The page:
The actual building part of the build process takes the imported documents and metadata and builds the indexes, classifiers, and partitions specified in the Design panel.

Options include only building specific indexes (index) or only doing a specific part of the build process (mode), and removing classifiers that are empty (remove_empty_classifications). You can also specify how detailed the log is for the build process (verbosity) and the name of the file containing a list of documents that failed to process (faillog).

Incremental Building

Incremental building is a way to only import new/modified documents and update indexes, instead of completely rebuilding them. This can save a lot of time, especially with larger collections. Incremental building can be done in the GLI by selecting the Minimal Rebuild option on the Create panel. Incremental building can only be performed in certain circumstances (for instance, you must be using Lucene if you want to incrementally build indexes). If the conditions aren't met, Greenstone will simply end up doing a complete rebuild instead. You can read more about incremental building to understand when it will work and to take full advantage it.

Apparent multiple copies of documents

When you look at a built collection, you may notice that there appear to be three copies of each document: in the import, archives, and index folders. This is not the case. Greenstone uses something called hard-links instead of making copies. Hard-links are like shortcuts, but your computer sees the hard-linked items (that are located elsewhere) as being "really" there. This gets confusing on Windows, because Windows doesn't show you when files on your filesystem are hard-linked. If you want to see files that are hard-linked on windows, you can install the Link Shell Extension (LSE) program, which will put red arrows on files that are hard-linked.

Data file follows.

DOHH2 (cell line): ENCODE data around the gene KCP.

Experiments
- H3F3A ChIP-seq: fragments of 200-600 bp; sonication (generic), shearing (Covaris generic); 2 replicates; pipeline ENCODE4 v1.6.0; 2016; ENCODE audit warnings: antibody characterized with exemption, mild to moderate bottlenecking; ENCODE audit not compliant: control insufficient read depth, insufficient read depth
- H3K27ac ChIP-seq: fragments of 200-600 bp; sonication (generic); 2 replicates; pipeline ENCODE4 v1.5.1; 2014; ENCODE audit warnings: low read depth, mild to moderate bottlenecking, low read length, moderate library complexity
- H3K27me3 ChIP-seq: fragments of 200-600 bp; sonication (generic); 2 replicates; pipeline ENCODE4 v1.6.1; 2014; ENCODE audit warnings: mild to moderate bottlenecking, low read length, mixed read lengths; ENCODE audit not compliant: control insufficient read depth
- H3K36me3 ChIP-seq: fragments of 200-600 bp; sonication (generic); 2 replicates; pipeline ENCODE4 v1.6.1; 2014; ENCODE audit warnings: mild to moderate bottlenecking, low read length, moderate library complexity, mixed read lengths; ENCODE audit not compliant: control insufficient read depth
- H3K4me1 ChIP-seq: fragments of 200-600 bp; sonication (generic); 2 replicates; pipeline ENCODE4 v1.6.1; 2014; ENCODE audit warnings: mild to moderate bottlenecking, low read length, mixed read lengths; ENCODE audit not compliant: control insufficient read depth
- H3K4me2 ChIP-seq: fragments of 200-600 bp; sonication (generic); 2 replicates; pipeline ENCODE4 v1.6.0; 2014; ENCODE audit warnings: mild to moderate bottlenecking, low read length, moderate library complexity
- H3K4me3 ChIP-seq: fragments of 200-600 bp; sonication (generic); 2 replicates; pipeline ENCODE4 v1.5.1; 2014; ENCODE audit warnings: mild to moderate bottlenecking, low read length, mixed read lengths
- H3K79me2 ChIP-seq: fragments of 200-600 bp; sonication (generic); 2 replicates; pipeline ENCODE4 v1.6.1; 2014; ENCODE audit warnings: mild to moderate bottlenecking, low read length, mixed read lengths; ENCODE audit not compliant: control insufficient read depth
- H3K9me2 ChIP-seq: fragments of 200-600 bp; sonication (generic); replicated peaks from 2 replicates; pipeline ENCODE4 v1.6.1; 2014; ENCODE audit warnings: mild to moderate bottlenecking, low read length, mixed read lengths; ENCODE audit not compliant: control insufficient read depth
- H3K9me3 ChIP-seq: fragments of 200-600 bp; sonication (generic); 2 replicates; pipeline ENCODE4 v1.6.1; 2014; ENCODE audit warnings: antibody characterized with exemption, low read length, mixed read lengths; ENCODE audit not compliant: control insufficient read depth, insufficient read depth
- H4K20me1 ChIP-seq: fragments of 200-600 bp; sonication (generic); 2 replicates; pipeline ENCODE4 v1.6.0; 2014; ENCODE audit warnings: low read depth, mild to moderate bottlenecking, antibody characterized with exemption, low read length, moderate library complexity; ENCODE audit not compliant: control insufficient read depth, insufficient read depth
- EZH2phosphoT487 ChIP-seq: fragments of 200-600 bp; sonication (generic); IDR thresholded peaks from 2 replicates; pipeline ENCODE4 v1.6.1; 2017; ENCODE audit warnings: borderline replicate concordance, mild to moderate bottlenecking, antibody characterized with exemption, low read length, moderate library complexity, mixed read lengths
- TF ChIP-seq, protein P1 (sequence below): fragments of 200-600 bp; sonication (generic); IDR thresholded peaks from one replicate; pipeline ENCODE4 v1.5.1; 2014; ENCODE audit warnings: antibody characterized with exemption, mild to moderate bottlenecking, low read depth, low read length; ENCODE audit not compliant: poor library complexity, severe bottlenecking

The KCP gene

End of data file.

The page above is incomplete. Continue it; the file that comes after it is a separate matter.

Collection Size Limits

The largest collections we have built have been 7 GB of text, and 11 million short documents (about 3 GB of text). These built with no problems. We haven't tried larger amounts of text because we don't have larger amounts of text lying around. It's no good using 7 GB twice over to make 14 GB because the vocabulary hasn't grown accordingly, as it would with a real collection.

There are four main limitations:

  • Operating system limitations: Although this is not likely to be an issue on modern operating systems—which have a file size limits of around 16 TB (specifically the NTFS file system for Windows and either ext3 or ext4 file system on Linux)—older file systems have file size limits of 2-4 GB, allowing for a maximum of around 7 GB worth of text before compression.
  • Technical limitations: There is a Huffman coding limitation on the MG and MGPP indexers which we would expect to run into at collections of around 16 GB. Building with the Lucene indexer however removes this limitation.
  • Build time limitations: For building a single index on an already-imported collection, extrapolations indicate that on a modern machine with 1 GB of main memory, you should be able to build a 60 GB collection in about 3 days. However, there are often large gaps between theory and practice in this area! The more indexes you have, the longer things take to build.
  • GLI limitations: The GLI program for building collections with a graphical user interface may be expected to fail for collections smaller than 16 GB if there are large amounts of metadata per record (for example in the case of complex bibliographic records and/or abstracts). Although no benchmarking has been conducted, problems have been experienced for collections approaching 15,000 documents in this case. In the event of such problems, the collection can be readily built in command line mode.